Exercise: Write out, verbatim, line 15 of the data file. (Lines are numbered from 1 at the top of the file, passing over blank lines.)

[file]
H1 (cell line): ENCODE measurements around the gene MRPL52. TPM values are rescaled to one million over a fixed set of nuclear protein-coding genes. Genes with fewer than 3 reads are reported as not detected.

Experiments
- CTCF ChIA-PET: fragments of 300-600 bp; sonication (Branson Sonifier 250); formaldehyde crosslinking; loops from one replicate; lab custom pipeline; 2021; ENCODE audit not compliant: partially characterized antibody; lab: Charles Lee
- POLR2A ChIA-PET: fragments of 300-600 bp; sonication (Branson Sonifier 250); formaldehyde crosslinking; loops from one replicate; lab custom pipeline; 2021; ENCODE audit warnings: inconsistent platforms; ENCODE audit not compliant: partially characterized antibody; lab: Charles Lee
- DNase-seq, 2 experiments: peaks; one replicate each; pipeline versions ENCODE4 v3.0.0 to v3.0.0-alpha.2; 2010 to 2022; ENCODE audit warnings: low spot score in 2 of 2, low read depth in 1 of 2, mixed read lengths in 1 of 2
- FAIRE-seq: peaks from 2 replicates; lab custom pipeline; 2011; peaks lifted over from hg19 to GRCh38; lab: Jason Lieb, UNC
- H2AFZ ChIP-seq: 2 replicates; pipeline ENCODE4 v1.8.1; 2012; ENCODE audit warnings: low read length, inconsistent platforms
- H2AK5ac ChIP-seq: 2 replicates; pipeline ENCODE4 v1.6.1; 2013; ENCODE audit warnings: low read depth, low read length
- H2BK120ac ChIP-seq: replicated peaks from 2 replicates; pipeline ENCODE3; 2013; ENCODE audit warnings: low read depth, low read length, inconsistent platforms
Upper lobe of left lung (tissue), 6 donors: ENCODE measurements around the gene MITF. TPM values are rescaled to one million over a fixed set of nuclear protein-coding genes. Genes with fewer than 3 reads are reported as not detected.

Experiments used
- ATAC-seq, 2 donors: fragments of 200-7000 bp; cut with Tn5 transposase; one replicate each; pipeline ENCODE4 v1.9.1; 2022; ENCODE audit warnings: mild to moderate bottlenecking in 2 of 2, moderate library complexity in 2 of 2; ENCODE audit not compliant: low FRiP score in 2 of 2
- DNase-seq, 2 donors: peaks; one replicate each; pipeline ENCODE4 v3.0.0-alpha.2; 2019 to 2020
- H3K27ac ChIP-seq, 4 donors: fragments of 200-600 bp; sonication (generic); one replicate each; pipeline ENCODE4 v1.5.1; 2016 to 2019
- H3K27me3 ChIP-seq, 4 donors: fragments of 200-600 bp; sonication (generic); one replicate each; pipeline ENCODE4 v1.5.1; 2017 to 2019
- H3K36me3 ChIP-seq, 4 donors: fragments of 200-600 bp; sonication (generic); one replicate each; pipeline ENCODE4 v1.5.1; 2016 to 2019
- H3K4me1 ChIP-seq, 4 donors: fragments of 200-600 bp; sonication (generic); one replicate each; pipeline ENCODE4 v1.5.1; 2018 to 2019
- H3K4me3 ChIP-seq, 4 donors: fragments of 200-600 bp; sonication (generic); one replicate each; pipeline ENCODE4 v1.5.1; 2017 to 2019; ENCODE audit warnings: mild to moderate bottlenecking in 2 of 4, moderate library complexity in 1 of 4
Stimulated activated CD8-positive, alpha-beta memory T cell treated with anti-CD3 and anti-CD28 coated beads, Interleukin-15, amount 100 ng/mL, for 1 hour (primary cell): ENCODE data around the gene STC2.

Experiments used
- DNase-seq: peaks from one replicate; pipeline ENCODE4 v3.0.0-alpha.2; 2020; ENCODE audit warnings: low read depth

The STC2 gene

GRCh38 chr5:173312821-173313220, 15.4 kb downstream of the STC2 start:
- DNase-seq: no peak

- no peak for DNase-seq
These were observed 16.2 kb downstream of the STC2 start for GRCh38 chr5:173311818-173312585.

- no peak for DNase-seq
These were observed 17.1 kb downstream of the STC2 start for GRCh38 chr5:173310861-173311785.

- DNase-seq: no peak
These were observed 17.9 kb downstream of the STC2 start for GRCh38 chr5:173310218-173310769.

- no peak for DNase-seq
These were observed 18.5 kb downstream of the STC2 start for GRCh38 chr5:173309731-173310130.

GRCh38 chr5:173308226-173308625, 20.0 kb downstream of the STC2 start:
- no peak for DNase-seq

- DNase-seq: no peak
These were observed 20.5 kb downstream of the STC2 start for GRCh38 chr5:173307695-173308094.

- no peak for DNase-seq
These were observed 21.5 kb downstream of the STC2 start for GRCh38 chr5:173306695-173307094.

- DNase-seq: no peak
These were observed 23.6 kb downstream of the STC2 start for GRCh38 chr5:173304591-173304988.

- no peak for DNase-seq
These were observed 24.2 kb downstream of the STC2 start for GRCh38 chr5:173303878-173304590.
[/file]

- H3K27me3 ChIP-seq, 4 donors: fragments of 200-600 bp; sonication (generic); one replicate each; pipeline ENCODE4 v1.5.1; 2017 to 2019